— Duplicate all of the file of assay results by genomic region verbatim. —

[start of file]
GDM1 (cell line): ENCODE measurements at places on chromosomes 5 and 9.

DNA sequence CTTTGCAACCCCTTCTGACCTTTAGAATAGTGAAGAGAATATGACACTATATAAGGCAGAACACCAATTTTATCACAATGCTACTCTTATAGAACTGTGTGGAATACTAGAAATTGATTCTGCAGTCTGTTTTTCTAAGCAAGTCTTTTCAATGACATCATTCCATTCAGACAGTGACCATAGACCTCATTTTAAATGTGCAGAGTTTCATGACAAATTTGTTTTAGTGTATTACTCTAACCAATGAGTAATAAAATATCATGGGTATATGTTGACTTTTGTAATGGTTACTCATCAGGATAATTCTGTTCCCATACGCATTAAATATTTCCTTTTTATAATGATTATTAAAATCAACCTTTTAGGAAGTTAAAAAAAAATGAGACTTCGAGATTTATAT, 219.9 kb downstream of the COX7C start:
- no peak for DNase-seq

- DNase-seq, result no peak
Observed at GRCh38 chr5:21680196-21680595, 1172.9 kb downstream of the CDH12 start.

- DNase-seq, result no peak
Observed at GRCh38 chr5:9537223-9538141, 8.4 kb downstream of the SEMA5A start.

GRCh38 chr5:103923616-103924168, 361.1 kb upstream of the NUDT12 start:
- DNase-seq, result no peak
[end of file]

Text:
GDM1 (cell line): ENCODE measurements at places on chromosomes 5 and 9.

DNA sequence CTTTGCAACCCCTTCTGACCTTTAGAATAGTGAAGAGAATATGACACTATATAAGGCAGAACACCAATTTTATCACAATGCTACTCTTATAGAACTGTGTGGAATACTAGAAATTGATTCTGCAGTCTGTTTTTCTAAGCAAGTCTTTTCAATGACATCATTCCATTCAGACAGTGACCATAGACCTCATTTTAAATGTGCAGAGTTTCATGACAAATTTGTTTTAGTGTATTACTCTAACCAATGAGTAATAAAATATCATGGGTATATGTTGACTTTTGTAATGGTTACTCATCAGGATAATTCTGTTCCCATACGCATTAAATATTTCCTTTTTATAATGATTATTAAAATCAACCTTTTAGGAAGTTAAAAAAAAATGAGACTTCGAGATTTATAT, 219.9 kb downstream of the COX7C start:
- no peak for DNase-seq

- DNase-seq, result no peak
Observed at GRCh38 chr5:21680196-21680595, 1172.9 kb downstream of the CDH12 start.

- DNase-seq, result no peak
Observed at GRCh38 chr5:9537223-9538141, 8.4 kb downstream of the SEMA5A start.

GRCh38 chr5:103923616-103924168, 361.1 kb upstream of the NUDT12 start:
- DNase-seq, result no peak